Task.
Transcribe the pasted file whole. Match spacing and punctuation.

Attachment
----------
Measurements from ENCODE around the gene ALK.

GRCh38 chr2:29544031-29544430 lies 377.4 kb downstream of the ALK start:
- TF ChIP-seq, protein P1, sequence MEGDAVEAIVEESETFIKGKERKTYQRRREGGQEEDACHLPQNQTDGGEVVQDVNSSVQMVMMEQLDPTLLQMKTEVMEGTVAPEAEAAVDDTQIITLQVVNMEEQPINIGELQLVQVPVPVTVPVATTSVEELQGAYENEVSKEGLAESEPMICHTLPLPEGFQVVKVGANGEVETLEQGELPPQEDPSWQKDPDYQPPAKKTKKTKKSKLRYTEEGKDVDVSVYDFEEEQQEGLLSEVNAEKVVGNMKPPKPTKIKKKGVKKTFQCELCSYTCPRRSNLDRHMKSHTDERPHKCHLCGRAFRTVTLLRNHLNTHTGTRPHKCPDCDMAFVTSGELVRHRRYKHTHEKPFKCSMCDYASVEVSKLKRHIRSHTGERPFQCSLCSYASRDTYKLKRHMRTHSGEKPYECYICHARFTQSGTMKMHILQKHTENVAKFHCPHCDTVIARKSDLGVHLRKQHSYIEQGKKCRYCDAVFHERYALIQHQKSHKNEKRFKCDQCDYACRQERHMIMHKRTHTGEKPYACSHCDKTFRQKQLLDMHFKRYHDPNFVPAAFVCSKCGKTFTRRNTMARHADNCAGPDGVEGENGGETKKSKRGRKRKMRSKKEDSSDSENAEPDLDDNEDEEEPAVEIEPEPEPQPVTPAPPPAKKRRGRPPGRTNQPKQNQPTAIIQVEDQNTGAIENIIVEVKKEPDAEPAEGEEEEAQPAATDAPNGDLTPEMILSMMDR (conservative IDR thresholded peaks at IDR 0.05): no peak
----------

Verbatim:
Measurements from ENCODE around the gene ALK.

GRCh38 chr2:29544031-29544430 lies 377.4 kb downstream of the ALK start:
- TF ChIP-seq, protein P1, sequence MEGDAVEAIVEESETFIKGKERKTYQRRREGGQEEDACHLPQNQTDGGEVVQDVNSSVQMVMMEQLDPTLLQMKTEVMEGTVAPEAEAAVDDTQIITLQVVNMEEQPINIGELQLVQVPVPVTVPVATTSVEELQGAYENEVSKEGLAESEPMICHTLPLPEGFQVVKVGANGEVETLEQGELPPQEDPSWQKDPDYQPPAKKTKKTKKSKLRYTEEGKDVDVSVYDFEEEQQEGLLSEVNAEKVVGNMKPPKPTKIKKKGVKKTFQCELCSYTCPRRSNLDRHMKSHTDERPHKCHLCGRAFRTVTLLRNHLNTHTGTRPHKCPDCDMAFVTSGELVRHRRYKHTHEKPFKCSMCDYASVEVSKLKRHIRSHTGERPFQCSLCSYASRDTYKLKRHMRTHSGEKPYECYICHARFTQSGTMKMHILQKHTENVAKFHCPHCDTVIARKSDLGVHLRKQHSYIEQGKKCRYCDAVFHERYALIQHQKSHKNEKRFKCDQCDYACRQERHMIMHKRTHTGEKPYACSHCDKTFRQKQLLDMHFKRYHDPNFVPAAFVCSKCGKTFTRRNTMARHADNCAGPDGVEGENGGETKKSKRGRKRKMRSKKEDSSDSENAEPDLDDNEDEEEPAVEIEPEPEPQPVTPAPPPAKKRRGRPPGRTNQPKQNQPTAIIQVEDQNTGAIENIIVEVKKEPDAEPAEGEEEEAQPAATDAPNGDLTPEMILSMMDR (conservative IDR thresholded peaks at IDR 0.05): no peak